164239982

By Carlo Campo

The seemingly endless cycle of South American qualifiers is back underway and, believe it or not, it’s finally approaching the final stages. After Tuesday’s fixtures are completed, no team will have more than six fixtures remaining. There should be a clearer picture as to what nations will reach Brazil 2014 and what nations will miss out.

Not surprisingly, Argentina’s lethal offence has the country leading the supergrupo. With 23 goals in 10 matches and the best goal difference on the continent, a win away to Bolivia on Tuesday would give La Albiceleste a total of 26 points, a number many believe is already good enough to qualify them for next year’s World Cup.

And if there’s one team that’s making a lot of noise in the region, it’s Colombia. After a sketchy start that included a draw at home to Venezuela followed up by a 2-1 home loss to Argentina, Los Cafeteros are on a four-game winning streak that has seen them tear apart Uruguay 4-0, snatch an important 3-1 away win against Chile, and humiliate Bolivia 5-0 last Friday. Some believe Colombia’s current crop of players is the best generation of players their national team has ever had.

Against this backdrop, there is a third team whose campaign is also in cruise control and who is quietly sitting in third place in South American qualifying: Ecuador.

Perhaps it’s because the squad’s star strikers Felipe Caicedo and Christian Benitez don’t turn heads the same way Lionel Messi, Gonzalo Higuain, or Radamel Falcao do. After all, Caicedo currently plies his trade at Lokomotiv Moscow, a club that sits in the middle of the Russian Premier League table and is far from competing in Europe’s elite competitions. It’s not exactly Barcelona, Real Madrid, or Atletico.

But 11 years since the small Andean nation debuted at the Korea/Japan World Cup and eight years since the team reached the final 16 in Germany, Ecuador are making the most of their home qualifiers to ensure a third World Cup appearance. With a 5-0-0 record in Quito, La Tri are the only South American nation with a 100% home record. And if that isn’t impressive enough, the team has only conceded once in those five matches. Oh, and it should probably be added that the goal they allowed was an own goal in a solid 3-1 victory over Chile. With their excellent form in qualifying, it’s no wonder the country is currently ranked 11th in the FIFA rankings. The ranking system may be a farce, but no team climbs that high without accomplishing something or other.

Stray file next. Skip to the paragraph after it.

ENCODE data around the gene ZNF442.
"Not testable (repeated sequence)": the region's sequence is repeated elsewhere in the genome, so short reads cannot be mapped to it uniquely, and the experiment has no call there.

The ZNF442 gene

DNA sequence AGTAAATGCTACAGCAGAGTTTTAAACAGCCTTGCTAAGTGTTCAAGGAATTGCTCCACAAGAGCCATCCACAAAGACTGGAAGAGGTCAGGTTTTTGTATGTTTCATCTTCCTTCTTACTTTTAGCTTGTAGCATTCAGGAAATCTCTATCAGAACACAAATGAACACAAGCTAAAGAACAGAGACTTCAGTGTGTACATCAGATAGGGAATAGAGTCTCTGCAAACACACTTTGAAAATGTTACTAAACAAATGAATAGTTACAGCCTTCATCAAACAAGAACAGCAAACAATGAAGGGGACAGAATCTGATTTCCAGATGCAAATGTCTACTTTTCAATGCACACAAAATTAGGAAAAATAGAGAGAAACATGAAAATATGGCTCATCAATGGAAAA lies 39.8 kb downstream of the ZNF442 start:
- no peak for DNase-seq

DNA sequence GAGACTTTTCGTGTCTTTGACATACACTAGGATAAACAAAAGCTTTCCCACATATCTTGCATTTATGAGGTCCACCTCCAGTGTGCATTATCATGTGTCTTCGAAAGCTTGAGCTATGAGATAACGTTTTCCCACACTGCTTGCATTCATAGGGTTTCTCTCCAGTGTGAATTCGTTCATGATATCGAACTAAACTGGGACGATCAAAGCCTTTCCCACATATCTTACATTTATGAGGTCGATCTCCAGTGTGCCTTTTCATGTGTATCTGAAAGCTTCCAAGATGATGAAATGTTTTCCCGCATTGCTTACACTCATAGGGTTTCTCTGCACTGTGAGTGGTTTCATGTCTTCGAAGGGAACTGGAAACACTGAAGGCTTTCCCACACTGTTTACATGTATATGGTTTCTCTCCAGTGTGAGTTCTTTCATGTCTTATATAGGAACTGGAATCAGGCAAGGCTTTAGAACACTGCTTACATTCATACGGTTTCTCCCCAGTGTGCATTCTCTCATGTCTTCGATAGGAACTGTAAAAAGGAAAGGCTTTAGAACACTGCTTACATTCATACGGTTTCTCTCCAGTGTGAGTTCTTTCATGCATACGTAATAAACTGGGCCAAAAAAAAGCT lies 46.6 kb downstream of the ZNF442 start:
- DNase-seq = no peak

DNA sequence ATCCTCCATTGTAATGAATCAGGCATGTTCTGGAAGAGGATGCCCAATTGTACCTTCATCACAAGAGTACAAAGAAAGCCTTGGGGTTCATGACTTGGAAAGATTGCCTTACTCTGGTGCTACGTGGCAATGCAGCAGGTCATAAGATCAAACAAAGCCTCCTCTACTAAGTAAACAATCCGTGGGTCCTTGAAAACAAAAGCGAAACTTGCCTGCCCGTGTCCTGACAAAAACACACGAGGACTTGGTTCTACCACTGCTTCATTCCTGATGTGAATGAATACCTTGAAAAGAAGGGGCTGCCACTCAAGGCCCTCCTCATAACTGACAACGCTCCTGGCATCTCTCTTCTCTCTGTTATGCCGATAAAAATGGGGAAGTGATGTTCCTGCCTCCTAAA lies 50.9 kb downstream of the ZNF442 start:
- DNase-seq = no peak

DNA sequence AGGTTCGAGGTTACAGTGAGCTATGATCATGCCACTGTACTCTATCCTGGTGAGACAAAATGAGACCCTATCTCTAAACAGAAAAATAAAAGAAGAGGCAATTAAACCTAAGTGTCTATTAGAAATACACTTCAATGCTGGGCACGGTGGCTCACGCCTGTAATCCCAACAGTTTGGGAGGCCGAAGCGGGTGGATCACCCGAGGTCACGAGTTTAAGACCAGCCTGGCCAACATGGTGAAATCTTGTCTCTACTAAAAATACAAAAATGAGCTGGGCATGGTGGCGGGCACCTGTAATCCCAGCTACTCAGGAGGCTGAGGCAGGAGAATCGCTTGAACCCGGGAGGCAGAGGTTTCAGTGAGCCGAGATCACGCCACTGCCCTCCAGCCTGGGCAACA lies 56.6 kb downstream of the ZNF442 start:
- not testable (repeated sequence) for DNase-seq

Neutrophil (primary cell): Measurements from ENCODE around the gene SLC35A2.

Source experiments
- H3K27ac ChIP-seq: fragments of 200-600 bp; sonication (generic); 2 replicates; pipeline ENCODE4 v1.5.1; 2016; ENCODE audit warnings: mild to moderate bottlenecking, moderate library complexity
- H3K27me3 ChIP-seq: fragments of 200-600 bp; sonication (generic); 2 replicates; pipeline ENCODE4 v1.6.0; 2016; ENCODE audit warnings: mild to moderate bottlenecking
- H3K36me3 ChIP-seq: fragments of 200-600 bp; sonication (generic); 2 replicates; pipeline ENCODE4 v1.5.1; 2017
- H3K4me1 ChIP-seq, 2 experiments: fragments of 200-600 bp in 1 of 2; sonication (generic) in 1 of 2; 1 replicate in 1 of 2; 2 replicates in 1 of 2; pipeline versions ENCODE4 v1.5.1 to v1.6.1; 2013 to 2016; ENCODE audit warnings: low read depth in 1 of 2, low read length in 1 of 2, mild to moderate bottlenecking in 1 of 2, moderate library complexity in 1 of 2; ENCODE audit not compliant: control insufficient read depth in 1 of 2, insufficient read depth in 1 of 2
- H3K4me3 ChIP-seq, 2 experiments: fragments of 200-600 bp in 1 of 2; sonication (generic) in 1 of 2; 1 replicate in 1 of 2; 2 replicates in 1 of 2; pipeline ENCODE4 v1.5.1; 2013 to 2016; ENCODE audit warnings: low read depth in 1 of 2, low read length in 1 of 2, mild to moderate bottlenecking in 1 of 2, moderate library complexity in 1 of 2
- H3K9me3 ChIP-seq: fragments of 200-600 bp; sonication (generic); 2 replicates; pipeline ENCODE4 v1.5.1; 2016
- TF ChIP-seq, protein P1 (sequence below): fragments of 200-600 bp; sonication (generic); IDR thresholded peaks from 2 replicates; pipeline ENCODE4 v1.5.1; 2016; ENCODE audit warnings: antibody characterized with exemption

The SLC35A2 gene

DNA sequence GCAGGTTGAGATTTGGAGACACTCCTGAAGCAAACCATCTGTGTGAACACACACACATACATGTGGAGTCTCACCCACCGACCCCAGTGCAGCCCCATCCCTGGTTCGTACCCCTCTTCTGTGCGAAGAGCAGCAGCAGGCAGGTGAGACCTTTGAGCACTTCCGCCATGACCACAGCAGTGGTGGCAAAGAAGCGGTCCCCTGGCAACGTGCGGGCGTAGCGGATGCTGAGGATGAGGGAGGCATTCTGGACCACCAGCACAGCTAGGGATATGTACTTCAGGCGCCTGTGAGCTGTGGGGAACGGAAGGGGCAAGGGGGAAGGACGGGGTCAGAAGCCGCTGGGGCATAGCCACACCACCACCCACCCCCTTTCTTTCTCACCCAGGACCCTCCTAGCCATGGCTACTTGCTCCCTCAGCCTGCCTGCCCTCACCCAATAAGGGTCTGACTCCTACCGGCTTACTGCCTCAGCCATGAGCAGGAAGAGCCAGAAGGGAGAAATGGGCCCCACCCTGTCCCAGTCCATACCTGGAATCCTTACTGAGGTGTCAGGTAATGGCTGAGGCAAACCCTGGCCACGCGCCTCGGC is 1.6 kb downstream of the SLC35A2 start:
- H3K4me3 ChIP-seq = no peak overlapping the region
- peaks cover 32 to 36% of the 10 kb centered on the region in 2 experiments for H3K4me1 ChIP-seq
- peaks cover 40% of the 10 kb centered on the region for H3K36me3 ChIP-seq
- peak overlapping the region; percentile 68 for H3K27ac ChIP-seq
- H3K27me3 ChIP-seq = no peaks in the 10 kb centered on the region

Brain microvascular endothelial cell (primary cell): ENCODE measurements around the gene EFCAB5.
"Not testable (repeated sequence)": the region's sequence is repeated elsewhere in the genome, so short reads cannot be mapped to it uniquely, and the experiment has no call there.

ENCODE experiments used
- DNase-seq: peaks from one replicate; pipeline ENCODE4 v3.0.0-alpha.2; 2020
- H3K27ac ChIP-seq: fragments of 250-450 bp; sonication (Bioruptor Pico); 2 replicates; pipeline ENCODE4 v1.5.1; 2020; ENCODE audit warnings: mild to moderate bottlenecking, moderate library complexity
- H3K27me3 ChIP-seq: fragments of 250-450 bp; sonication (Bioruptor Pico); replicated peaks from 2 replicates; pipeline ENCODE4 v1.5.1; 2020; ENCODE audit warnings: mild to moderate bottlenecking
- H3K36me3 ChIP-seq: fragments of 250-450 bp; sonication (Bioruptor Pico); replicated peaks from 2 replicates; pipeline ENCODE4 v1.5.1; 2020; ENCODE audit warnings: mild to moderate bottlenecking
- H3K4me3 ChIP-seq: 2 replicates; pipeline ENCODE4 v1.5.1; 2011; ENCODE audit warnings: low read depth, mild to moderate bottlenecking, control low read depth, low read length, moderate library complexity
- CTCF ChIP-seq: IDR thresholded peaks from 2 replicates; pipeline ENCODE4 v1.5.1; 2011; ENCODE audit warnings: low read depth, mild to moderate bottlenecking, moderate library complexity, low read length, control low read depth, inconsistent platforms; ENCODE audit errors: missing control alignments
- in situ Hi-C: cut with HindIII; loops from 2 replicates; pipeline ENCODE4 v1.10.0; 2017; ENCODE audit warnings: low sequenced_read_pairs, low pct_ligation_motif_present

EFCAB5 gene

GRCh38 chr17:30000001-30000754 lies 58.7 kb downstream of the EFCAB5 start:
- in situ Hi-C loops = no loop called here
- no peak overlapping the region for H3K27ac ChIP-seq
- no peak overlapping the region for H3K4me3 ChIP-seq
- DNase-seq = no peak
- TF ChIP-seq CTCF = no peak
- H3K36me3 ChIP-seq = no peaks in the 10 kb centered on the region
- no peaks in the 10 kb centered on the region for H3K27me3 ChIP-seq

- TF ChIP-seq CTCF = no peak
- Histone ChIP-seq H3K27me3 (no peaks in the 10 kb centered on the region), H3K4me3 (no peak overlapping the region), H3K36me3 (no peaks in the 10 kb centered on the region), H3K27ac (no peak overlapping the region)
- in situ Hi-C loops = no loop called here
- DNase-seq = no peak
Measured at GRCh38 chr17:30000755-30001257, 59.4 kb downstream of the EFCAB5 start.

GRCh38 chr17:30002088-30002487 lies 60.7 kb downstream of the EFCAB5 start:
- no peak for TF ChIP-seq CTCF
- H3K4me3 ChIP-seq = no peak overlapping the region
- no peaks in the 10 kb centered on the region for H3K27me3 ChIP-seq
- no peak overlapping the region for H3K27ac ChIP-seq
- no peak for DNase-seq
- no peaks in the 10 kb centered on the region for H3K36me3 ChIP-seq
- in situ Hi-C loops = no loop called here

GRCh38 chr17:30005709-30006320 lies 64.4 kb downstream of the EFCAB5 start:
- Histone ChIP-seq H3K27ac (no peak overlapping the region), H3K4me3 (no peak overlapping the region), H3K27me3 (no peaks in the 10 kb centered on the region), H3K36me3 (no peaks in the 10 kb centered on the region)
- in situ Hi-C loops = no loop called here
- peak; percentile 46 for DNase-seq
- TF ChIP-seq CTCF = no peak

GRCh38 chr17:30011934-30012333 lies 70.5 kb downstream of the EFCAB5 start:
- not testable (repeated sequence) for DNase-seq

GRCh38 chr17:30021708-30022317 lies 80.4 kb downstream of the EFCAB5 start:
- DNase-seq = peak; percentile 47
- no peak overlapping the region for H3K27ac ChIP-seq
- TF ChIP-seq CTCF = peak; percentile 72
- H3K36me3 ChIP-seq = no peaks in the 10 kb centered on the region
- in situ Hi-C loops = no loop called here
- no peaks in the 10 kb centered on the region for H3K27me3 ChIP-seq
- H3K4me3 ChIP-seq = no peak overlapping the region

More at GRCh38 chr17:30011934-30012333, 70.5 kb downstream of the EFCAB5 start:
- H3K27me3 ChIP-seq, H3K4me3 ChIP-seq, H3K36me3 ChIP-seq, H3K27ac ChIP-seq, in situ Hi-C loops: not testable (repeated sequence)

Tim Vickery mentioned in a recent Monday blog post for the BBC that he believes 25 points will be good enough to secure automatic qualification in the region. If this holds true, Ecuador need only eight points from its remaining seven matches. And with three games still to be played in the altitude of Quito, Ecuador could qualify simply by keeping up its 100% home record and without picking up a single point on the road.

Speaking of “the road”, this is perhaps another reason why people don’t place Ecuador’s current side in the same category as a team like Argentina. Having picked up 15 of their 17 points in Quito, there are obviously some haters who are stuck in FIFA’s unscientific 2007 and continue to attribute the nation’s success to its altitude. Despite the fact that winning at home is very much a theme of South American soccer, a 3-2 away win over Portugal last month, where Cristiano Ronaldo and many others from Portugal’s Euro 2012 squad featured, will hopefully serve as a reminder that the team is capable of far more than home victories.

But perhaps the trickiest obstacle in Ecuador’s quest to prove that they are now amongst the world’s elite is that the current squad sits in the shadow of a generation of players who revolutionized the sport for their country.